One of our initial goals was to get stuff done quickly, so we started playing a handful of songs that I’d been sitting on for a few years in February of 2003, and having already recorded our first EP, we played our first show in May. A couple weeks later, we played our second show and had CDs of our EP for sale. We sold and gave away about 500 CDRs of those 8 songs (entitled « We are fast-moving motherfuckers. We are women and men of action.« ) before pressing 1000 CDs on our own. We did our first tour of the US with that release in 2003, playing most of the shows with The Jealous Sound. Slowdance Records in Portland, Oregon eventually picked it up and repressed « …fast moving » to a slightly wider audience.
5) Then, three years later, you released your first album, « Dark is the path which lies before us ». This album is one of my all times favorites, and we will go into details, but first… This album is also the beginning of a quite incessant changing of second guitar player! Since then, you never had the same one for two records in a row. What’s the fuck with them, do you tie them in the trunk and use them as ashtray when you’re on tour, or what?
Well, Michael wrote many of the ‘Dark Is The Path’ songs with us (I’ll actually send you a couple versions of songs we recorded with him [You can download it here, for free]) and also played on our ‘Wake Up It’s The Nineties‘ 7-inch. He also came with us on a 3-week European Tour with Benton Falls’ labelmates, Red Animal War from Texas. He wanted to split from the group to focus on his own music, but we convinced him to stay for one last tour in 2005 with Minus The Bear, after which he left the band. We’re still great friends and recently he and I played in The Jealous Sound together. Our friend Matthew Izen from ‘Polar Bears’ then took his place on guitar, and ended up playing on the full-length album. That’s him on the cover of our « Wake Up It’s The Nineties » 7-inch cover along with Zack from ‘Dirty Together’.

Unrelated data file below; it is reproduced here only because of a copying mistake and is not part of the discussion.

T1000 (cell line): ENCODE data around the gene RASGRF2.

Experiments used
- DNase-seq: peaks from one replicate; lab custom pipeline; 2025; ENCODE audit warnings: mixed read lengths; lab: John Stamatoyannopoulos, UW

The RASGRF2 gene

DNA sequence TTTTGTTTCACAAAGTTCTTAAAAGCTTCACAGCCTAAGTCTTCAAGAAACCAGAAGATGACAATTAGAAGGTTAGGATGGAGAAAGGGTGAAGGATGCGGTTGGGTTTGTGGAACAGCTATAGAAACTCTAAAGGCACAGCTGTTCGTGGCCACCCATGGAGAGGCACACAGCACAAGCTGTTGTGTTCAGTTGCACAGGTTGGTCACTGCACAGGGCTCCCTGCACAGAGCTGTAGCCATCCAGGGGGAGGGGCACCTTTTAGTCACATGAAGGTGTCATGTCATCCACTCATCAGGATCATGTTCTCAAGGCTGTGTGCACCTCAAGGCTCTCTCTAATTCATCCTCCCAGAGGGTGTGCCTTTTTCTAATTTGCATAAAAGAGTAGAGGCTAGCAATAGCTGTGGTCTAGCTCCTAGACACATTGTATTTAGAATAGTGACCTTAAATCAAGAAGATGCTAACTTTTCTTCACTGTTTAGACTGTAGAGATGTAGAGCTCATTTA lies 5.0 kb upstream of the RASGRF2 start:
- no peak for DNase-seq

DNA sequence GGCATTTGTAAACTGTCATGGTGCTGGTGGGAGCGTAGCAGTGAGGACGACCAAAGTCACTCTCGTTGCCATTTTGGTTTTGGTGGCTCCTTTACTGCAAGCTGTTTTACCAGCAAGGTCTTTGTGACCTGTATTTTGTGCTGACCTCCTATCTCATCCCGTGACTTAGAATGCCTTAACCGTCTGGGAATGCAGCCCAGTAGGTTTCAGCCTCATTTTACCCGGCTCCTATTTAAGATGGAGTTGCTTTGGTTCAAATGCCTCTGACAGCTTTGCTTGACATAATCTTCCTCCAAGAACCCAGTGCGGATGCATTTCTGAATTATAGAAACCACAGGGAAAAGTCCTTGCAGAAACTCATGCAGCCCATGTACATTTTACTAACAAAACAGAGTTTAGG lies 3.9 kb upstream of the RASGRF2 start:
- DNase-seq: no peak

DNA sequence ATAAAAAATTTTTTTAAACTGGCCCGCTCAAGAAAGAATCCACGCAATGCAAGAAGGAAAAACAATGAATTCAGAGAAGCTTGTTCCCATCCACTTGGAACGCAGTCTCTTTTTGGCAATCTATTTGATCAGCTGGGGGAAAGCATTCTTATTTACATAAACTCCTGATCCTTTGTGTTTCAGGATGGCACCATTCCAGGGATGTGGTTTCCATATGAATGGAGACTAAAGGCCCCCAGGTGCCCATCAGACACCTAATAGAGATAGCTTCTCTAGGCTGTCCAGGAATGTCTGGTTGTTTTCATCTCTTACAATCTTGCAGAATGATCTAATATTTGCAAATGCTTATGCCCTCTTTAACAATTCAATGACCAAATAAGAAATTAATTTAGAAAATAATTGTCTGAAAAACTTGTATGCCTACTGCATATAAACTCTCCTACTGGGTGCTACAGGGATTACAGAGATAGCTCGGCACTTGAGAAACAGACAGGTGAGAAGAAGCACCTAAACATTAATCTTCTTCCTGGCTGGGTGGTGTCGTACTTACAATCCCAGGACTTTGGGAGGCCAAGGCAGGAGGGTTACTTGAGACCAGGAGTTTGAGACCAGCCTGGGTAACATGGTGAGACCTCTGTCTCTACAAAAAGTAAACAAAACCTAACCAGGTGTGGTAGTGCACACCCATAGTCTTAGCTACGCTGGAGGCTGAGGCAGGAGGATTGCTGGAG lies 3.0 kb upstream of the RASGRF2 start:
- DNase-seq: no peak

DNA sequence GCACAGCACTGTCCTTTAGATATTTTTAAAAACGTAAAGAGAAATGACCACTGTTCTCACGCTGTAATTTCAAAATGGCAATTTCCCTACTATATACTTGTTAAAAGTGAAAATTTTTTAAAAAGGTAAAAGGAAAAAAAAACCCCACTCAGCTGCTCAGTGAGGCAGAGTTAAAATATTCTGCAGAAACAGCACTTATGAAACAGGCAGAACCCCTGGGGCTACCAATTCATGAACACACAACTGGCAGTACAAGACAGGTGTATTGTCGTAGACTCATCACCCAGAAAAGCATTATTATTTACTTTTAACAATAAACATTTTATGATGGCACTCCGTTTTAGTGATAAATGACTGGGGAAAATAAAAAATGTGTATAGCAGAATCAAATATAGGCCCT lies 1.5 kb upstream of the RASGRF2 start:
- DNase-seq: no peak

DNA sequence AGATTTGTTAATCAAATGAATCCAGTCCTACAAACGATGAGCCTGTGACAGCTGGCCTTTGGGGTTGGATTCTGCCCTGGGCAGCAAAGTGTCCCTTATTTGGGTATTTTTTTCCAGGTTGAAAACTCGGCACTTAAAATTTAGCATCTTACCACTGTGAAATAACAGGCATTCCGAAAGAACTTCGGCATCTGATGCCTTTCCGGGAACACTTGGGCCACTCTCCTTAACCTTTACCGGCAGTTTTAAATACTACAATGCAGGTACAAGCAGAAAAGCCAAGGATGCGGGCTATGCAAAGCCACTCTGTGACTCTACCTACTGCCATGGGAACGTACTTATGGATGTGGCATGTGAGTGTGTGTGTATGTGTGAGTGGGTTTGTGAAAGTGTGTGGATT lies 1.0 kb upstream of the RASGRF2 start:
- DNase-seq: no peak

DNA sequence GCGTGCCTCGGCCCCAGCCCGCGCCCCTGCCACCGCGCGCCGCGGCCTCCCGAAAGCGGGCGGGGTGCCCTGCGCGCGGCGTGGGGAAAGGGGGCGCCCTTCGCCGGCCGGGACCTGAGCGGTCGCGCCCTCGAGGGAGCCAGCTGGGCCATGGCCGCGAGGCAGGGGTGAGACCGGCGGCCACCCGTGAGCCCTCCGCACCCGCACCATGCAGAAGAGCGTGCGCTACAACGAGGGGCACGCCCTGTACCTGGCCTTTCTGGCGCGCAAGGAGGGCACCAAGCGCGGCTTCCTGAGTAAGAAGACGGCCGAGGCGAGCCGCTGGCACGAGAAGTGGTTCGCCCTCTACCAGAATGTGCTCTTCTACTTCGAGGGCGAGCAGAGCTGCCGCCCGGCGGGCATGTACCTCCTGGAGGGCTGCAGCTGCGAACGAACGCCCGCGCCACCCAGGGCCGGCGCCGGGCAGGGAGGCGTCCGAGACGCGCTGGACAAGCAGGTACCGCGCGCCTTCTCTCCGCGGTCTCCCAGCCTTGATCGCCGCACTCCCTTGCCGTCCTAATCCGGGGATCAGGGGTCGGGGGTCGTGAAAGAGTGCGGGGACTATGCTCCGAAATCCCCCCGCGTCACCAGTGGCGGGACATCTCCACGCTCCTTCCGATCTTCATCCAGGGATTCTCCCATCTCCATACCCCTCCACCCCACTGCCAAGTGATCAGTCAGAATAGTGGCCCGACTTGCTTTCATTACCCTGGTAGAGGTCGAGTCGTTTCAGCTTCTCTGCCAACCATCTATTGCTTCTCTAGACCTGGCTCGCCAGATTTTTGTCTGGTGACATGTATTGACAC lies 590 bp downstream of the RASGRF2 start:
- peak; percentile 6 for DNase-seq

6) Ok, so, « Dark is the path which lies before us »! First: amazing cover, amazing package for the vinyl version. The latest being composed of four 7″ in separated sleeves. On each of them is printed a photograph of one of the four members of the band holding a machete and surrounded by people. Who are these guys and girls? What was the ieda behind this awesome artwork?